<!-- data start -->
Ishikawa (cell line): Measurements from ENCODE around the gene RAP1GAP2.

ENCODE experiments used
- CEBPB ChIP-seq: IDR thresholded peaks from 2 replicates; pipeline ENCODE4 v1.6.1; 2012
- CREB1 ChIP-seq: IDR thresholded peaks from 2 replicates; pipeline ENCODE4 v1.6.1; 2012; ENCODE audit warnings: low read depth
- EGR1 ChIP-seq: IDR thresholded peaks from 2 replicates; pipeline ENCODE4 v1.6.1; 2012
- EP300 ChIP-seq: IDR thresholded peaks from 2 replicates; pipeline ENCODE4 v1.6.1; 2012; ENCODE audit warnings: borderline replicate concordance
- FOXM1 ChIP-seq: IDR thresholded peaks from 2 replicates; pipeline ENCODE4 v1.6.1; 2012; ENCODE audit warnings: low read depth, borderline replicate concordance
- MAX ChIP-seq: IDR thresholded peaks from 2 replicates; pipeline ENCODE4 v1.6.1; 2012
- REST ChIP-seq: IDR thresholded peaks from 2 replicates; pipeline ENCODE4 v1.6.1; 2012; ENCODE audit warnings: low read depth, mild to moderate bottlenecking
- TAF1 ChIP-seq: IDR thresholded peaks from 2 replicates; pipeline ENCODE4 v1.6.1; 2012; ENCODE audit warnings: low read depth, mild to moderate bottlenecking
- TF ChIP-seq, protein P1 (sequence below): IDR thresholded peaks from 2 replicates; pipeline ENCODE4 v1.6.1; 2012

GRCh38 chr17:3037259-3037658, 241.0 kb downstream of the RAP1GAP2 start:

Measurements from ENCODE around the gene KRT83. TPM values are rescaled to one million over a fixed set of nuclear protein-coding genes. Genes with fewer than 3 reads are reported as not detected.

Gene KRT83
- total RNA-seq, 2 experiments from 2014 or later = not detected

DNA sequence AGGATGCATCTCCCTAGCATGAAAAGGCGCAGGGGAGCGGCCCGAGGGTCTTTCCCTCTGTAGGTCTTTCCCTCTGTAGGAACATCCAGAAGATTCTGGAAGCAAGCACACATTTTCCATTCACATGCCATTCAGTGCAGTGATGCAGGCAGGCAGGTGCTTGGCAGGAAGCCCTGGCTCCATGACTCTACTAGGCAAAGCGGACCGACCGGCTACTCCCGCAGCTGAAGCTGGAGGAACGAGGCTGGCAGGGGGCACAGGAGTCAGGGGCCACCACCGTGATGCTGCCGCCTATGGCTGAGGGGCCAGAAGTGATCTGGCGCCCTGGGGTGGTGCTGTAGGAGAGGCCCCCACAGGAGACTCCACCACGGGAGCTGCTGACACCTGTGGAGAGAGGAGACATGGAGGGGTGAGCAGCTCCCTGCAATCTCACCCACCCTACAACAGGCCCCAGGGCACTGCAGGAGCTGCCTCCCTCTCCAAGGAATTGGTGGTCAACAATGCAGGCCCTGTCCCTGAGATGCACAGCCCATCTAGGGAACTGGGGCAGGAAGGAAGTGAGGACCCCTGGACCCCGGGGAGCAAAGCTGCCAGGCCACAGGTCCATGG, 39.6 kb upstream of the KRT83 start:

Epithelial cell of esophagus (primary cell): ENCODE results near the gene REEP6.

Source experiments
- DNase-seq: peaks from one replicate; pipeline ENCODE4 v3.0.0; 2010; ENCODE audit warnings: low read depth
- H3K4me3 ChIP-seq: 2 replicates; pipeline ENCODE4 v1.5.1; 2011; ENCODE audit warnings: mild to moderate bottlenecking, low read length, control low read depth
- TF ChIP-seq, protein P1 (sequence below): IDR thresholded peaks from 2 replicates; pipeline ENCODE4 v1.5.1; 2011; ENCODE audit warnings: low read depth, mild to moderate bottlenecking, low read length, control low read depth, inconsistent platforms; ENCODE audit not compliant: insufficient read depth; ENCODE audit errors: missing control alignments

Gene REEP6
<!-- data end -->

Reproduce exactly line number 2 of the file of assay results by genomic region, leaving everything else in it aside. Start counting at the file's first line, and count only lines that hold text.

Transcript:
ENCODE experiments used